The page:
Bringing It to the World
In their mind's eye, most Newfoundlanders can see the "kitchen party": Drinkers and carousers crowd around a woodstove or step dance across the floor, while a few musicians sit in the corner trading songs and tunes. The kitchen party has been enshrined as an iconic image of the Newfoundland lifestyle, turning up in television shows, music videos and tourism promotion campaigns.
The tradition of household entertainment continues to thrive, and on a Saturday night makeshift jam sessions still unfold in kitchens, living rooms and basements around the province. But over the last century Newfoundland and Labrador music has grown far beyond the kitchen, absorbing a broad range of influences, adapting to new technology and developing as an entertainment and a business. Today's professional musicians strive to strike a balance, retaining the spontaneity and intimacy of the kitchen party while bringing their work to concert halls, sophisticated recording projects and international audiences.
Like other folk traditions, Newfoundland and Labrador music first evolved as a pastime shared among friends, neighbours and co-workers. Many tunes and ballads were well known in homes and workplaces long before they were heard in more formal settings. The evolution of Celtic-based music, in particular, cannot be separated from the daily life of early settlers. Jigs and reels were played for dancing, "chin music" originated as a way to sing a tune when no instruments were available, shanties were matched to the rhythms of manual labour and ballads were, among other things, stories told to help pass long and uneventful evenings. More formal musical performances were usually reserved for church services, spiritual music having been sung and played since the first settlements were established and first churches built. Military and church bands also provided entertainment during public occasions and ceremonies.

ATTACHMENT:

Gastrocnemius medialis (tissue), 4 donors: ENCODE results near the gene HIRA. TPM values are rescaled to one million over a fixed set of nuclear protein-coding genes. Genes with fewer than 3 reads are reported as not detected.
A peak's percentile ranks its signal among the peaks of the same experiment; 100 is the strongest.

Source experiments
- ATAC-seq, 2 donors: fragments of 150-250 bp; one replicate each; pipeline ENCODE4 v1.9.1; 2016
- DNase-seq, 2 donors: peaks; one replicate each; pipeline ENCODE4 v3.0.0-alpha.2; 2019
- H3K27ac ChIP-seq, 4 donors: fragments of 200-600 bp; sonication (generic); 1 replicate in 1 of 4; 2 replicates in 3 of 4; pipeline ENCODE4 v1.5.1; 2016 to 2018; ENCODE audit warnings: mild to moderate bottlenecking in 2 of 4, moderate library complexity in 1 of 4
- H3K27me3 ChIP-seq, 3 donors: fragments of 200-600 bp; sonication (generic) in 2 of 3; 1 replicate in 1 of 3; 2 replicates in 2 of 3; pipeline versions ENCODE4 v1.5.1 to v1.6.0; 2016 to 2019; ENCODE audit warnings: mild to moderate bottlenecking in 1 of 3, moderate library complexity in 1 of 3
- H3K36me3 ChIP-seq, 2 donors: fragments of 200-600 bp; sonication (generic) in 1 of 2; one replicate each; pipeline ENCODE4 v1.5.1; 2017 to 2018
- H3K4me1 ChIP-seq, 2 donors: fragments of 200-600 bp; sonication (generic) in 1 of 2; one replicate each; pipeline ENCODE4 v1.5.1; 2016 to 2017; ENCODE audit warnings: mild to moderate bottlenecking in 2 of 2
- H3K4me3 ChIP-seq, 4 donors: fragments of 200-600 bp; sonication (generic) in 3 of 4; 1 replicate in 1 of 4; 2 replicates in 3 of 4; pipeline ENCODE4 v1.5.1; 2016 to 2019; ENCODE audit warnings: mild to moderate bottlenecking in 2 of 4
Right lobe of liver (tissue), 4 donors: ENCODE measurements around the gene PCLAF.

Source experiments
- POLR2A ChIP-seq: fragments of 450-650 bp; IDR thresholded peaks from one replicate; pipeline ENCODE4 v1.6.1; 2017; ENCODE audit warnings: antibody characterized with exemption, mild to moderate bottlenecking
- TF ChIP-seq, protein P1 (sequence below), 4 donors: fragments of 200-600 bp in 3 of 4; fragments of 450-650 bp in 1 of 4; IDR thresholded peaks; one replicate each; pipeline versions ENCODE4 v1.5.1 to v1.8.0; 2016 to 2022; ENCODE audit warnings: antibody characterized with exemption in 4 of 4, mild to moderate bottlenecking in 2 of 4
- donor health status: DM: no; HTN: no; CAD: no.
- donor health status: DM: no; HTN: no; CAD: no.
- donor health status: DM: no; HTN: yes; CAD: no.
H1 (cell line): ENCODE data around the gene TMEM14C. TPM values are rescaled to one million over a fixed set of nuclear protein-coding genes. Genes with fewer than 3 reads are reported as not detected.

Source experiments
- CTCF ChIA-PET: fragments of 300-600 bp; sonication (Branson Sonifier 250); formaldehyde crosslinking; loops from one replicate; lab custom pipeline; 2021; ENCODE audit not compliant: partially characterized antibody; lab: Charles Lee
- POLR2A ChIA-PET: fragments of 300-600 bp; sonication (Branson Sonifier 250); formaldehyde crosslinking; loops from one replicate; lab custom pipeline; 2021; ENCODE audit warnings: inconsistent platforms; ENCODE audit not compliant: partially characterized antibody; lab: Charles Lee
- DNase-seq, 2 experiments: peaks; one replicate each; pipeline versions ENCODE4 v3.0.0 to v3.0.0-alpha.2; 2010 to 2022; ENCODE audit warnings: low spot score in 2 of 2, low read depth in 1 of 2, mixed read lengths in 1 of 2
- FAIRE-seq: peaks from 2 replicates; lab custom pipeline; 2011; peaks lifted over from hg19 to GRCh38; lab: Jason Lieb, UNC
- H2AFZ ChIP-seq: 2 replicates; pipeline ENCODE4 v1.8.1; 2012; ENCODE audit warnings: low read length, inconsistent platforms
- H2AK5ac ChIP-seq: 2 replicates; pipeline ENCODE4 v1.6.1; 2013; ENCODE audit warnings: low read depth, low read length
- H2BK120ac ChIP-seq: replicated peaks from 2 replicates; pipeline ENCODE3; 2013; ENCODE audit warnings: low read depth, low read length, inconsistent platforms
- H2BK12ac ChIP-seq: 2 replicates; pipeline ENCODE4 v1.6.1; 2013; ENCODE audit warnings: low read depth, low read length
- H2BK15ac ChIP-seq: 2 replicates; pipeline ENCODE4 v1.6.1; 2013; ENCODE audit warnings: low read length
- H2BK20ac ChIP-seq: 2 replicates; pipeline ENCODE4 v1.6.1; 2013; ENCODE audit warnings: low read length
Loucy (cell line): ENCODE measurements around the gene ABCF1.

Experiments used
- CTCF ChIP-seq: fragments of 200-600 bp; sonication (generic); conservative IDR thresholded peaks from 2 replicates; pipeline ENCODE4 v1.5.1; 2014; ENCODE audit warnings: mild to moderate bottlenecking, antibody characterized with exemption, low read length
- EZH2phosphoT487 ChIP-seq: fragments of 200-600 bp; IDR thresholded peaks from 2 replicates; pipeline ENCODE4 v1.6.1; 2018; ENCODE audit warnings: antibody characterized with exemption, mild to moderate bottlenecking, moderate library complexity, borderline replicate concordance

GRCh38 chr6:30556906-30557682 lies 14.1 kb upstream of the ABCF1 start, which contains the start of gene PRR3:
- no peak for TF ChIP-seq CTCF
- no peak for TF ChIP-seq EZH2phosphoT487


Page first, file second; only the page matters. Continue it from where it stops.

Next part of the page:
The first professional musicians of note were the balladeers and theatre companies of the late 19th and early 20th centuries. Johnny Burke, James Murphy and several other singers were popular in the St. John's area. They also sold "broadsides", printed copies of songs they had written. The songs were usually topical, referring to local characters and events, which helped assure their success. A few, such as Burke's Kelligrew's Soiree, are still among the province's favourites. Many of the balladeers worked with local theatre troupes to produce operettas and other musical shows, which became particularly popular in St. John's and Harbour Grace. By the turn of the century folk musicians were also beginning to emerge publicly and were commonly heard at garden parties and community halls.